At the same time, Chandler is working on the third volume of ‘A Basement, A Red Light, And A Feelin’’, the Madhouse compilation series whose first volume was released in 1992, the second 10 years later in 2002. A third one would be another marker for the quarter century landmark. Much more recently Chandler launched his MadTech label in 2012 and even more recently than that, Kaoz Theory, named after his oft-used nickname “Kaoz”, in 2015. The former was started because of all the young, fresh talent Chandler was meeting, particularly during his residency at Ibiza’s DC-10 over the last eight years.
He wanted to create a platform for newer artists to establish a fanbase and a springboard from which they could launch themselves. The latter was started as an outlet for Chandler’s dubs, tracks made in a harder style, similar to what he plays at DC-10, which is a sharp contrast to the soulful vocal house for which Madhouse is known. It has also featured releases from his DC-10 compatriots Jamie Jones,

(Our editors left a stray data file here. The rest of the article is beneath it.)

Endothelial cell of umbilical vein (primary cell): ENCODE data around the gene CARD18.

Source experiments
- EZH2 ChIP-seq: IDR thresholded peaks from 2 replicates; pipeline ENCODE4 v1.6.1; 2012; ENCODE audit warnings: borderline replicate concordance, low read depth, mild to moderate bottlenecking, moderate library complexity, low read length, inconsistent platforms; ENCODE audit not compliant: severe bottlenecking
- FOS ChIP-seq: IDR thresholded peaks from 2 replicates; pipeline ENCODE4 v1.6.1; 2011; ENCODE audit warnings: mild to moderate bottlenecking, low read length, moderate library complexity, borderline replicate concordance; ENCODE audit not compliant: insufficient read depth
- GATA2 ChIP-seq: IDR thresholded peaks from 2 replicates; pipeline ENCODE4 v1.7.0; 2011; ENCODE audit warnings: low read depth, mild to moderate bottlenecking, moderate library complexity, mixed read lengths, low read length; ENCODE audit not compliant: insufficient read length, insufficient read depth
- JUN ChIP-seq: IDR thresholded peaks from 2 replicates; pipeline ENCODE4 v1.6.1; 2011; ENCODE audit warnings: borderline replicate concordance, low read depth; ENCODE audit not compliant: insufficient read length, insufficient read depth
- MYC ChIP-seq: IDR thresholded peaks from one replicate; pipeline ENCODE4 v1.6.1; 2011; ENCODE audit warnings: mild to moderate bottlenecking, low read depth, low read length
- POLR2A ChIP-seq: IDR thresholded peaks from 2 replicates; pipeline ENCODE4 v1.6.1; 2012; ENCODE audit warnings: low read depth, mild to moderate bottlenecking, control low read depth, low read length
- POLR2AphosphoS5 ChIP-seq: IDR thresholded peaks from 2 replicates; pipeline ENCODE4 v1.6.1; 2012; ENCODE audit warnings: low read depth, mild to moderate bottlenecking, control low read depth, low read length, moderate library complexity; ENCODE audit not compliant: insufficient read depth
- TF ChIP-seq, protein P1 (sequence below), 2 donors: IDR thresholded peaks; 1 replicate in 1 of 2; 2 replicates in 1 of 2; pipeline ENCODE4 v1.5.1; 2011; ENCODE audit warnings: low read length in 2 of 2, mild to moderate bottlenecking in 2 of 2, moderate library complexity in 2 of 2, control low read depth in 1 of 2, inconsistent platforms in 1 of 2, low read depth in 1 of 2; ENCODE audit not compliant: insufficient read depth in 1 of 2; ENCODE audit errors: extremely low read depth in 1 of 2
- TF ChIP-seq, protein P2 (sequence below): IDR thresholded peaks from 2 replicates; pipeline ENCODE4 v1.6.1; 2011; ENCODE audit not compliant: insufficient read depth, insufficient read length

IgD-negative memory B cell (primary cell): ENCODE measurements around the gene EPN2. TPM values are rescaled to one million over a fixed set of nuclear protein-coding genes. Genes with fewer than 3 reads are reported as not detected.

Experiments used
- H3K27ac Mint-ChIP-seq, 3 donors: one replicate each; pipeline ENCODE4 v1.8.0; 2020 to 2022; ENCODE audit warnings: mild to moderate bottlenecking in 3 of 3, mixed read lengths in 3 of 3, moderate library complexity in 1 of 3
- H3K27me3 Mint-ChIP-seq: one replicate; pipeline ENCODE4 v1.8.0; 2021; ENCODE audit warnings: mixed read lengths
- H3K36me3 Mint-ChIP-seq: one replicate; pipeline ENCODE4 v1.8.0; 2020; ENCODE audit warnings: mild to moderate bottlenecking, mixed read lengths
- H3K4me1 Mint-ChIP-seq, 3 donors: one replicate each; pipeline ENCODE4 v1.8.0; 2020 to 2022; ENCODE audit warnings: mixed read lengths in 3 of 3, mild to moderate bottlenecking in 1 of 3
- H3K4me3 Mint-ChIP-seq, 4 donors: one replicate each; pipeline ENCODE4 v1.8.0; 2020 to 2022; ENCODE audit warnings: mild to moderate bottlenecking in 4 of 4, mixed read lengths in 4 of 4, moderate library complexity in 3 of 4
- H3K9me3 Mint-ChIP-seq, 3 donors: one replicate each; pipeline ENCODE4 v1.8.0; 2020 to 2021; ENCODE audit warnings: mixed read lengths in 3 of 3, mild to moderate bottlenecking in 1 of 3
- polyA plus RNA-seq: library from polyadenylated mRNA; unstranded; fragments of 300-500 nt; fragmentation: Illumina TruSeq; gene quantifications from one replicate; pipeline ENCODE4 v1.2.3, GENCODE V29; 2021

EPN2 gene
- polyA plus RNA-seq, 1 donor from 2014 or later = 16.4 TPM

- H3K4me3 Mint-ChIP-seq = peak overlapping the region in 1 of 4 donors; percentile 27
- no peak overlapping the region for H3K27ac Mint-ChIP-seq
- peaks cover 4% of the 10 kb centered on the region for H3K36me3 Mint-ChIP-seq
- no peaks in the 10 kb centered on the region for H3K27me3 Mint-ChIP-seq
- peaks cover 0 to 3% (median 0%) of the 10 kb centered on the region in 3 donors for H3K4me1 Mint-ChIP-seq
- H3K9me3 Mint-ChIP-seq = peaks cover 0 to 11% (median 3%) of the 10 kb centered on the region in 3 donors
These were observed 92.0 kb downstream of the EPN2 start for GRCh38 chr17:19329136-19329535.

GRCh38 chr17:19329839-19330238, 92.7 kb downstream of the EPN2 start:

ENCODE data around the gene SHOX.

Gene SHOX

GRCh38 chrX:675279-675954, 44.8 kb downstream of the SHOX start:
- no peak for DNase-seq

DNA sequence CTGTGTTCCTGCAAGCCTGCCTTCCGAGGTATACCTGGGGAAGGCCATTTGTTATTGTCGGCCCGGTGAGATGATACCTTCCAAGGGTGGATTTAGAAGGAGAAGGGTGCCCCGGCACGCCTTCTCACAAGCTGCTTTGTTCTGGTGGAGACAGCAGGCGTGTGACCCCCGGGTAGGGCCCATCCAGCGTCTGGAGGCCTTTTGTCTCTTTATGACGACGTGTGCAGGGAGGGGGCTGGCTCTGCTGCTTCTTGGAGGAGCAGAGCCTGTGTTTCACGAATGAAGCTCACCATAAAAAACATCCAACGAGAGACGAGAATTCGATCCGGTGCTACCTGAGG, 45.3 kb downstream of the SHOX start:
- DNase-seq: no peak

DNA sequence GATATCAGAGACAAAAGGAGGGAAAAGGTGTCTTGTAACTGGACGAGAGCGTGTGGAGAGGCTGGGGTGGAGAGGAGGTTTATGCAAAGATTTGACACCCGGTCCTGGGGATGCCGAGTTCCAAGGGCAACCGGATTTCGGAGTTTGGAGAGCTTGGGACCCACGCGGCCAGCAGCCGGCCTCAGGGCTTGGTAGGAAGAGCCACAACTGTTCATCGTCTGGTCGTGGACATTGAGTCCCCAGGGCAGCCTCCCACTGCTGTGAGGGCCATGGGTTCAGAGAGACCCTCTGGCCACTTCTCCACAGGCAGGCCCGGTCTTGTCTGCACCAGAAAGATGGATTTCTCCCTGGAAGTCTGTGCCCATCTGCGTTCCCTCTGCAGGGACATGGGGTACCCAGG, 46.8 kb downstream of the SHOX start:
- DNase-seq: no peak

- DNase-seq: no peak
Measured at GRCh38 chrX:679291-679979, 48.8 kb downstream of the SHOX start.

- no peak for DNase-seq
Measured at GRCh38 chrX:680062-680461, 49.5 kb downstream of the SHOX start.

Seth Troxler, and the Martinez Brothers. “The quality at DC-10 is high,” states Chandler who knows a thing or two about DJing, having spun his first official set at the Rally Record Club in East Orange, NJ at the age of 13. “Before it was like you were getting meat, potatoes and a side of veggies. Now all you’re getting is meat, straight meat. When you go in there, you’ve got to have your ideas together, you’ve got to have your palette straight. You don’t mess about in that place because everyone is giving their all.”
He continues, “I’ve been inspired over the last year. With all the traveling and meeting new people like Peggy Gou and hearing what they did to some of my tracks that I really enjoy, and hanging out with old friends like Voyeur has been really cool. Now I’m back in the studio and I feel I have something to express. I don’t want to repeat myself. If I don’t have anything to say, then I’m not going to force myself, but I’m inspired.”